US constitution is turned to toilet paper by the Patriot act. US legal system has become a badly timed joke. The FISA court is a rubber stamp. US government, especially under Obama, has proved itself par excellence in prosecuting whistle-blowers. That’s precisely why US’s citizen Snowden cannot stand his legal ground and had to flee the country.

    It is laughable to categorically state that some country’s laws are inherently superior to anything else, past or future, here or there. But to do this when the US patriot act is going full-on rampage requires some chutzpah. An Orwellian chutzpah.

    The citizens of USA, more than anybody else in the world, require a global debate on how the internet should be run. Their fundamental rights, more than anybody else’s, are hostage to the biggest military-industrial complex in the world.

    • droope 24th October 2013 at 03:04 #

      Yeah, agreed. You have a whistleblower who spent 3 years in prison without trial, and another one that had to flee to avoid prosecution, yet “there is no better political system”.

      Humbug. I fully support a non-US internet.

  8. gbz 2nd October 2013 at 09:59 #

    The whole issue of US control of the internet is moot. The US government does not, as it is, ‘control’ the internet. Its US based corporations that do. In fact, much of the world’s computer infrastructure, hardware, software, middleware and all layers of the OSI model are run, controlled, standardized and monetized largely by US corporations. What control US exerts on this network, is by virtue of its jurisdiction and capacity to coerce or cajole these US corporations to serve the US national interest, as and how that may be defined.

    The idea of UN controlled internet, inherently makes no sense, since the www itself is, and has always been, outside state control. To transfer some sort of control to UN would imply bringing US corporations under some UN oversight — good luck with that.

    Secondly, its rather odd to argue that we should have expected this level of spying and interdiction on the www, and that its odd that some people are shocked. I would consider myself a realist, maybe even a cynic, but never once would I have believed that US was engaged in such a fundamental breach of internet conventions as what we have discovered. I think people who are not shocked, probably don’t understand how the web came to be, and how it works. There are certain basic assumptions that the entire structure operated on, legal and moral assumptions, which have been shredded. Breaching SSL, sabotaging standards organizations, placing backdoors in network equipment and even regular processors — this is science fiction stuff — the same stuff we ridiculed conspiracy theorists of believing in, like area 51 junkies. And turns out, they were right! We finally understand, why the great free trade champion, blocked huawei from selling network equipment in the US. Just think about it, they can directly access the intel chip running on your laptop right now, and read the threads its running. Maybe we shouldn’t be shocked when they use our iphone cameras to spy on us in our bedrooms. We had it coming..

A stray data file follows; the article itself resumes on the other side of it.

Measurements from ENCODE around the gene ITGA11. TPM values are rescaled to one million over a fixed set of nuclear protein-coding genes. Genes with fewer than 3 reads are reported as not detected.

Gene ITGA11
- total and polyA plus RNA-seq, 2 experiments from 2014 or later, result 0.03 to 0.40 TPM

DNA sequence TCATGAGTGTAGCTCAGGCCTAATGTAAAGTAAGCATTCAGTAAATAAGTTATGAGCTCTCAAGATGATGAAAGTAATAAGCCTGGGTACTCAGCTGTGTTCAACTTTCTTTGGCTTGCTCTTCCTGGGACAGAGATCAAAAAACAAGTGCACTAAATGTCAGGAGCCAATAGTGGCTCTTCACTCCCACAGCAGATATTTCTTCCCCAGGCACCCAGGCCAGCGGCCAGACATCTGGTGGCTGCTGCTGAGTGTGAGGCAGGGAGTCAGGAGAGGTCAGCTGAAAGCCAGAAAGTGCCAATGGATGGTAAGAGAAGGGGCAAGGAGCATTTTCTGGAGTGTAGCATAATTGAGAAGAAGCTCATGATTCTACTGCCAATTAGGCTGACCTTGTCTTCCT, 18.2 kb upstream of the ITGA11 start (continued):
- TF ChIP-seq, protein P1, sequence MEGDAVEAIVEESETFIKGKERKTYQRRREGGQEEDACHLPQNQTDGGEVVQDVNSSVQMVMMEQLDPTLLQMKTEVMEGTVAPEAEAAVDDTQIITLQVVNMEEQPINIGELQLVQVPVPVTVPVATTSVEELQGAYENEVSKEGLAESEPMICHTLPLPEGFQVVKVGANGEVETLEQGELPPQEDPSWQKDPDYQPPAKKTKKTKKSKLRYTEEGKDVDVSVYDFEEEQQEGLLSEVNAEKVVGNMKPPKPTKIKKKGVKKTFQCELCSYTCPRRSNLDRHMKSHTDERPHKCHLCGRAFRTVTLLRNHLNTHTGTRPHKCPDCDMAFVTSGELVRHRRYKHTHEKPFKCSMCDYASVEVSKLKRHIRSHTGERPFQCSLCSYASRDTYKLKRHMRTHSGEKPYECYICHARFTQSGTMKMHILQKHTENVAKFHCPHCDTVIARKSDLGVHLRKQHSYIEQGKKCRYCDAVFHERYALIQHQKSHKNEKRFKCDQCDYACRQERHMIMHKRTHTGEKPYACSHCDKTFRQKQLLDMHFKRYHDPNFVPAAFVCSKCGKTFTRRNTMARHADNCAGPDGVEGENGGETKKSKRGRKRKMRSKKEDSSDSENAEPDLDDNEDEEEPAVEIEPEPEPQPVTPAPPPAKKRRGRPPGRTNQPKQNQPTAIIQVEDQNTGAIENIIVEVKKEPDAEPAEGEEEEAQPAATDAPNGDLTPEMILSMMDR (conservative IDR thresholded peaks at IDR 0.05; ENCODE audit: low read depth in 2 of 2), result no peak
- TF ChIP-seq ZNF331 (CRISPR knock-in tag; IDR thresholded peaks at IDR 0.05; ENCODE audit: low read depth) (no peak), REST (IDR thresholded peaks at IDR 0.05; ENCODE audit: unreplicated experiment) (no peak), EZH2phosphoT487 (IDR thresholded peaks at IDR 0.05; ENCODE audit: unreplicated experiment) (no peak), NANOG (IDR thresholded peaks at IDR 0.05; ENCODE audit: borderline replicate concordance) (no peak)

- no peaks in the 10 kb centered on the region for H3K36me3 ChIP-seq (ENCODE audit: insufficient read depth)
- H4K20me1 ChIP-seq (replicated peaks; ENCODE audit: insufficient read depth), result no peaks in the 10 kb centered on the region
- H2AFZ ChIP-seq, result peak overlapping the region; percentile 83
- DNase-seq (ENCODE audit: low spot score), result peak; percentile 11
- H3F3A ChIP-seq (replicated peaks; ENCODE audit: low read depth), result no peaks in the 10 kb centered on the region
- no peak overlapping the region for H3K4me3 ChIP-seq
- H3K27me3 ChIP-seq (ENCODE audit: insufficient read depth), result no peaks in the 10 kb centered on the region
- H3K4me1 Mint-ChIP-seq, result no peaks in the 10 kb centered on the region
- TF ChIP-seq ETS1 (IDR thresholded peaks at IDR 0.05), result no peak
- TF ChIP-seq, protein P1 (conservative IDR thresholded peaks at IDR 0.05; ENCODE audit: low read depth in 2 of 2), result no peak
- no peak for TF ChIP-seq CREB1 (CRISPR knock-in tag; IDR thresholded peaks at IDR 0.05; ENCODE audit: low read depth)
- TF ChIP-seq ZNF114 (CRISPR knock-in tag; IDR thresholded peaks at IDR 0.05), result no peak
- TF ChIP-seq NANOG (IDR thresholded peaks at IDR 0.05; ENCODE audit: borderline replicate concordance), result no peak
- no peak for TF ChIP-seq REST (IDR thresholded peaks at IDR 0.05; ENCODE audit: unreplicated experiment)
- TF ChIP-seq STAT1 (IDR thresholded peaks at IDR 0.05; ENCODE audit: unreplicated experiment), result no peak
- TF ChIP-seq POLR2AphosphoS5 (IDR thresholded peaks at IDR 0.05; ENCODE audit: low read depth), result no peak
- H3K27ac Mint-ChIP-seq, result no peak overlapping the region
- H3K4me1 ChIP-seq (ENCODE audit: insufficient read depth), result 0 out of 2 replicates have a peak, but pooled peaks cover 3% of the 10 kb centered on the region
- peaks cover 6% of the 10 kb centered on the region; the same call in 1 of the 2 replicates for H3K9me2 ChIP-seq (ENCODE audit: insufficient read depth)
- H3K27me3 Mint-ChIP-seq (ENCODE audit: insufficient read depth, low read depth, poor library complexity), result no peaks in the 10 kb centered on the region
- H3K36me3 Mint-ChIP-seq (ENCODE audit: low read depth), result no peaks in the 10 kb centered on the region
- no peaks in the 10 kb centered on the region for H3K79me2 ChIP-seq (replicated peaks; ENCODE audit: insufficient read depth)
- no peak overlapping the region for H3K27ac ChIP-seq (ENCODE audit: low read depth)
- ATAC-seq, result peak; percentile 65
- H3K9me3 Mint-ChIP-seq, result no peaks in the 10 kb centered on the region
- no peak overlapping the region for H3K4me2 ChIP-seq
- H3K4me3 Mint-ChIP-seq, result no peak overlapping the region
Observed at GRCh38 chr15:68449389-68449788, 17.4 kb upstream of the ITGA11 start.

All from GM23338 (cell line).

• eivind 24th October 2013 at 03:03 #

      Well there is such a thing called the domain name system, which every internet user is depending on virtually all the time. And this is currently controlled by a private US organisation called ICANN, which is subject to US law.

      Basically the internet address system should be governed by a international oganization, much like the telephone system is today. Saying USA is the only country in the world capable of defending free speech is far from true.

    • Craig 24th October 2013 at 03:47 #

      The funny thing is that there are a lot of people out there now saying “told you so! — I’ve known this for years”. Hindsight bias is a strange phenomenon. There’s a big difference between suspecting something and having hard, irrefutable evidence. Richard Stallman has been talking about backdoors and malicious software features for decades and even he was shocked at how bad things are.

  9. Nanda Kishore 15th October 2013 at 12:50 #

    Agreed. I certainly wouldn’t like internet to in the whimsical, semi-autocratic hands of our own politicians or bureaucrats.